Control groups of healthy volunteers and those with systemic, non-malignant diseases have been studied using the MPS-H test. Statistical analysis has revealed that those without malignancy have MPS-H serum levels less than 10 ng/mL, those with malignancy have levels greater than 20 ng/mL, and those with bony metastasis have levels in excess of 100 ng/mL [12]. Additionally, MPS-H levels have been documented to decline with successful treatment of malignant disease whereas non-responders to therapy persisted with high levels of MPS-H [12].

Serum samples from prostate carcinoma patients with high levels of MPS-H (>500 ng/mL) have demonstrated the authentic 9.4 kDa MPS-1 protein, at least one protein with sequence homology to the N-terminus of MPS-1, and a high molecular weight precipitation interfering protein.

More accurate detection of recurrent SCC of the head and neck by the MPS-H test may provide a new way to improve survival. Physical exam, conventional imaging, and biopsy are the current gold standard to determine recurrence. Currently, FDG-PET is the most promising way to assess early tumor recurrence of the head and neck but is quite expensive [25, 26]. Its sensitivity and specificity have been reported to be approximately 90% [25, 26]. No standard serum tumor marker is routinely used for head and neck cancer surveillance, which limits alternatives to conventional exams or frequent FDG-PET imaging [48, 25].

In the present study we compared FGD-PET to MPS-H levels in head and neck cancer patients. FDG-PET interpretation and MPS-H level determination were performed independently and blinded from the results of the other test. FDG-PET positive scans were not all confirmed by biopsy in our study. A statistically significant correlation was noted between FDG-PET positive cases and high MPS-H serum levels in head and neck cancer patients. MPS-H and FDG-PET agreed in 103 out of 183 cases. In 12 cases MPS-H was elevated but no cancer was found by FDG-PET, suggesting that the patients may have had an early recurrence detectable by MPS-H but not yet by FDG-PET. The 68 FDG-PET positive cases that show low MPS-H levels suggest that some tumors were unable to produce high levels of MPS-H, perhaps due to previous chemotherapy, or that some results represent false positive PET scans. Further study with larger patient groups is ongoing to assess the optimal cutoff levels of MPS-H and the correlation between FDG-PET and MPS-H.

Shortcomings of this study include a limited time span, a large proportion of advanced stage cancers, limited controls (both size, smoking status, and age/gender match), and ability to define an absolute cut off value for normal vs. abnormal. We recognize that other factors such as age and other malignancies may effect MPS levels. Future studies will attempt to address and/or control for these issues.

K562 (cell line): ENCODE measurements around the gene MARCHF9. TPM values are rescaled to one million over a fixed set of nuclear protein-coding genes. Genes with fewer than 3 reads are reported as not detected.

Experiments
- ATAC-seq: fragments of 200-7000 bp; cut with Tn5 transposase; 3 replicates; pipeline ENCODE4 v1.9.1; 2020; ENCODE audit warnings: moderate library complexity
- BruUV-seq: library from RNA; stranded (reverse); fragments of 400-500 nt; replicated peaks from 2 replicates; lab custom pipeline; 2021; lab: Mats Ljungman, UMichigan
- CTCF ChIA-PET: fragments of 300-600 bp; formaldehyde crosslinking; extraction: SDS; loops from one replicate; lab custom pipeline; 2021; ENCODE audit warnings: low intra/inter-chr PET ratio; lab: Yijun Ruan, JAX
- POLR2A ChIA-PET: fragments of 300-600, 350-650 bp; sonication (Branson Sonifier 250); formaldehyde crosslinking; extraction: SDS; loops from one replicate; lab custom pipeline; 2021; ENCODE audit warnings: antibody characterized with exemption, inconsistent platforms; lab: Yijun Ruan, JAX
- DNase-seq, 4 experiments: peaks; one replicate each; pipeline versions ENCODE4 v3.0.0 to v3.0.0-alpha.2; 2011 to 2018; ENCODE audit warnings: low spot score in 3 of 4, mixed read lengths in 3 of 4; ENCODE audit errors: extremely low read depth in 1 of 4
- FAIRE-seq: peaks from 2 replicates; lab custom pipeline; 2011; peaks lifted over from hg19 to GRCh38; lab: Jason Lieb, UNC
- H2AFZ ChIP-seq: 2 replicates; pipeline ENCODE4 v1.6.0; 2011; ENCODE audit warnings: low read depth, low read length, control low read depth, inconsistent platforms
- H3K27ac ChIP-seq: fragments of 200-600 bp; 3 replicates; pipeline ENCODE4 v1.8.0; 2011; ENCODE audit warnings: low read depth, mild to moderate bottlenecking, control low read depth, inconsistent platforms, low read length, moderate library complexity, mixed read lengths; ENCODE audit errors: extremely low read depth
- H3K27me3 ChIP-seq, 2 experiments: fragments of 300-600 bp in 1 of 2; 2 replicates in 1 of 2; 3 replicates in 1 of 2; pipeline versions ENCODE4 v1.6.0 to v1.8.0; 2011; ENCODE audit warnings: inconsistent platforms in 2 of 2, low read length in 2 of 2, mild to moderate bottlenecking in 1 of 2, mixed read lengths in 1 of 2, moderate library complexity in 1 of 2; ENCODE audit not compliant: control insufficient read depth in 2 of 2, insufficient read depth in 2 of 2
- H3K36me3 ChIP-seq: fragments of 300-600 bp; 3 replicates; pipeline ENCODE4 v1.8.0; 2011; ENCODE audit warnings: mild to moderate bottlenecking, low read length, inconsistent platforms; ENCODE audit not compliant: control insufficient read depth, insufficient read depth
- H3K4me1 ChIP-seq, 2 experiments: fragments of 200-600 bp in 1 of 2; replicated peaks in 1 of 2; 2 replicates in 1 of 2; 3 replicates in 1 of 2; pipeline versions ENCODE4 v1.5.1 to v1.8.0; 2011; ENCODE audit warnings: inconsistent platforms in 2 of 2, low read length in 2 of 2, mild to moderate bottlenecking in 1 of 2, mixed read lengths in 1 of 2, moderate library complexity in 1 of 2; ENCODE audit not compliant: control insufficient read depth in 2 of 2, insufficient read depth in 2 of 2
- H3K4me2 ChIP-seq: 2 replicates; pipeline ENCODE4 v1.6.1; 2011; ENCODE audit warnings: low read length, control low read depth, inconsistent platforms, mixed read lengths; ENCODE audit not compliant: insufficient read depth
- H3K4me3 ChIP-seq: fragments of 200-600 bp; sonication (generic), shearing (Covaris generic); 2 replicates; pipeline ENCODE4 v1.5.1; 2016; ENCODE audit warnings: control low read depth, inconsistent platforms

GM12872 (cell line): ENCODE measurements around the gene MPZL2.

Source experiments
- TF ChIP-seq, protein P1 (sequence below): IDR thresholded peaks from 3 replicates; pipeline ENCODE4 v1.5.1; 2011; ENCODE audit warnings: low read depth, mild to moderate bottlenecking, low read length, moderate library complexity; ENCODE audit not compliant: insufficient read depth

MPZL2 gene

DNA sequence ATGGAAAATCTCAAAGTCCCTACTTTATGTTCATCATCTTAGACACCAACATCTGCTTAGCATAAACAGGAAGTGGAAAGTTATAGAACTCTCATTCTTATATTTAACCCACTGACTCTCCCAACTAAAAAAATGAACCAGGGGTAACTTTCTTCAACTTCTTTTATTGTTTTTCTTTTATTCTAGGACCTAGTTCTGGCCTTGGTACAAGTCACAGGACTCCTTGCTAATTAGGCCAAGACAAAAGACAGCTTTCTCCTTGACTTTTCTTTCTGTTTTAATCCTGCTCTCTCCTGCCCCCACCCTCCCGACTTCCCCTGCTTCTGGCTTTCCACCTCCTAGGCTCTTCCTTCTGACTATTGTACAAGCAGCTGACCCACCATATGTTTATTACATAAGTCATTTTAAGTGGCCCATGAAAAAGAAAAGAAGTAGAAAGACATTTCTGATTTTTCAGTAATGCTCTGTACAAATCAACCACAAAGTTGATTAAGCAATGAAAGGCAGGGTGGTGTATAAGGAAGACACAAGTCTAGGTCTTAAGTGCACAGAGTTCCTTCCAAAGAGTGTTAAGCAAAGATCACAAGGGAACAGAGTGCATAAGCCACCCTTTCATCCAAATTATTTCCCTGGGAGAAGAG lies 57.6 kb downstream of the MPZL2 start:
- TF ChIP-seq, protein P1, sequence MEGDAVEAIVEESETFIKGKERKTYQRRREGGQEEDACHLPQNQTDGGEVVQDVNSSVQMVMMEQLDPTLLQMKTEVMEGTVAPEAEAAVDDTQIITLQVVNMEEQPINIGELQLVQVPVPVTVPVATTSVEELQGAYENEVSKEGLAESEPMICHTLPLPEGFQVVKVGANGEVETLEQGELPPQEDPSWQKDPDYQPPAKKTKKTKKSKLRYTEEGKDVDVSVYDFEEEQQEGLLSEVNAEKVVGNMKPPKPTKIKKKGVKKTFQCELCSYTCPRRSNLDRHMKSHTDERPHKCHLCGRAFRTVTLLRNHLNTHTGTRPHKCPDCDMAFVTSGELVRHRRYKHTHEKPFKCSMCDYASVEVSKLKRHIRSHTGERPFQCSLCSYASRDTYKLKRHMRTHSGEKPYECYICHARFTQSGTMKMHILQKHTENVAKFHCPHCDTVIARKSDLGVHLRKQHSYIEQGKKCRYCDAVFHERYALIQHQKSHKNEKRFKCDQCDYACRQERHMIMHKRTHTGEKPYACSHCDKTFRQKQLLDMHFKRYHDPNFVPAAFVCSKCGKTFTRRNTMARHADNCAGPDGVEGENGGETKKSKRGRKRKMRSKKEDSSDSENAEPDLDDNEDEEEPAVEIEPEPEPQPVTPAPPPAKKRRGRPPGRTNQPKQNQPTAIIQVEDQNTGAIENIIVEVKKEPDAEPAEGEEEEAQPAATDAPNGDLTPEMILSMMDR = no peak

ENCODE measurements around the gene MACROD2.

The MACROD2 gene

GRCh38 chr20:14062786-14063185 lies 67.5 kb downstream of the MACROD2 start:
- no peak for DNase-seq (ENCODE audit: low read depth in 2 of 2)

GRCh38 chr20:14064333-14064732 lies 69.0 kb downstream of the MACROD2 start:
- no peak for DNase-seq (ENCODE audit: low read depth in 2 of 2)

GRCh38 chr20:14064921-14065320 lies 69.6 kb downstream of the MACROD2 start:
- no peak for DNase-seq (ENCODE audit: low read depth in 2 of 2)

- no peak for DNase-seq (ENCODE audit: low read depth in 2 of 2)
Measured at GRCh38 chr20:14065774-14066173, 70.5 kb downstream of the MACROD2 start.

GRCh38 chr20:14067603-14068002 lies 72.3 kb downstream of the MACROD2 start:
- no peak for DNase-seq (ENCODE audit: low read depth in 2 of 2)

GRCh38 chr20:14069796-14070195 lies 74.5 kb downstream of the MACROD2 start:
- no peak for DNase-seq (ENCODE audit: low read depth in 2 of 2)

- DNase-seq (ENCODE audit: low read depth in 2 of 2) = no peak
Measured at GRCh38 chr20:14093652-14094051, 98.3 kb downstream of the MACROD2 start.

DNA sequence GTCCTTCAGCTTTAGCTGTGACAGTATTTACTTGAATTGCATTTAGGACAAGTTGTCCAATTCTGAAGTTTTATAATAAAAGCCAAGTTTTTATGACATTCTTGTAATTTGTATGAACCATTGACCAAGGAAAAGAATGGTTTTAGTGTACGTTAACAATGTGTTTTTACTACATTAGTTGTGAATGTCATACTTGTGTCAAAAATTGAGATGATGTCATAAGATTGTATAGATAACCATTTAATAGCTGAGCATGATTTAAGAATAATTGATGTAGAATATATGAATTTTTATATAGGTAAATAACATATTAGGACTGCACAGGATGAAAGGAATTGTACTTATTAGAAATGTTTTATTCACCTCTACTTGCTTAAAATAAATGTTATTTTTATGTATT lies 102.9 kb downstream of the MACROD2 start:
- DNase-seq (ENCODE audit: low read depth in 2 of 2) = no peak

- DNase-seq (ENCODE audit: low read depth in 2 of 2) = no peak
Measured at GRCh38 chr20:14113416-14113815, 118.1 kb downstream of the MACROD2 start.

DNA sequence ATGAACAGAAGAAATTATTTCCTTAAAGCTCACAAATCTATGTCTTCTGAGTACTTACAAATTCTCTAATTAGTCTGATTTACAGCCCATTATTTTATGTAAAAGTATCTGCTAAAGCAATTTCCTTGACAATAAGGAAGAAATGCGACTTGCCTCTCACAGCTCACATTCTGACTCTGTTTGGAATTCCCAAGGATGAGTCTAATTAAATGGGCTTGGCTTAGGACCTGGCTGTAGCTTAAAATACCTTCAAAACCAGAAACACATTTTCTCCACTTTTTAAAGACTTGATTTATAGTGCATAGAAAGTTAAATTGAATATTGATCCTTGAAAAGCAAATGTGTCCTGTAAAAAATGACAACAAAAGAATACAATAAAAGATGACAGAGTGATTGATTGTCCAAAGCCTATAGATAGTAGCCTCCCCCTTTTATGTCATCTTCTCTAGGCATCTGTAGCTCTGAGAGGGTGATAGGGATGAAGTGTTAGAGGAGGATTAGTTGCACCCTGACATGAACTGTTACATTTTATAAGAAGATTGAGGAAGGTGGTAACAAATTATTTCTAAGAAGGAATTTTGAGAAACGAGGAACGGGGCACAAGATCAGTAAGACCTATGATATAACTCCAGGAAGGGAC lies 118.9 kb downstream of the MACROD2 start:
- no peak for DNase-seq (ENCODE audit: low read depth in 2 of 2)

Considering the data presented in this paper, which agrees with previous results with other tumor types, and the compelling need to expedite the early diagnosis of primary and recurrent epithelial malignancies of the head and neck, we are further evaluating the MPS-H tests as a tool for diagnosis in a larger group of HNSCC patients. Additionally, we are working to improve the diagnostic technology used to detect MPS-H [2729]. Since there is a reasonable correlation between detection of MPS-H in the sera and FDG-PET positivity for SSC, these results raises the potential of the MPS-H test for becoming a test for HNSCC, followed by selective confirmatory FDG-PET imaging. These preliminary results will be verified in a larger population. The role for using MPS-H as a general screening tool among at-risk populations without the diagnosis of HNSCC is also currently being evaluated.

Funding sources

This study was funded by the clinical salaries of BCS, FRD, and VJL. CML and CSH were students at the time of this study. MPS assays were performed at the Department of Veterans Affairs James A. Cochran Medical Center, Molecular Oncology Laboratory, St. Louis, MO. PDH was an employee of the US Government at the time of this research.

Declarations

Acknowledgements

Presented at the 5th International Conference on Head and Neck Cancer, American Head and Neck Society, San Francisco, California, August 1, 2000.

The authors wish to thank J. Alberto Fernandez-Pol, M.D., Kate Hackett, B.S.N., Amy Hudgins, B.S.N., M.S.N., James H. Boyd, M.D., for their support of and contributions to this work.

Authors’ Affiliations

(1)
Division of Otolaryngology-Head and Neck Surgery, Penn State College of Medicine
(2)
Departments of Surgery and Health Evaluation Sciences, Penn State College of Medicine
(3)
Department of Health Studies, Lehigh Valley Hospital
(4)
Department of Radiation Oncology, University of Utah Medical Center
(5)
Department of Medicine, Division of Oncology, Duke University Medical Center
(6)
Department of Radiology, Mayo Clinic
(7)
James A. Cochran VA Medical Center

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Copyright

© Stack et al; licensee BioMed Central Ltd. 2004

This article is published under license to BioMed Central Ltd. This is an Open Access article distributed under the terms of the Creative Commons Attribution License (http://creativecommons.org/licenses/by/2.0), which permits unrestricted use, distribution, and reproduction in any medium, provided the original work is properly cited.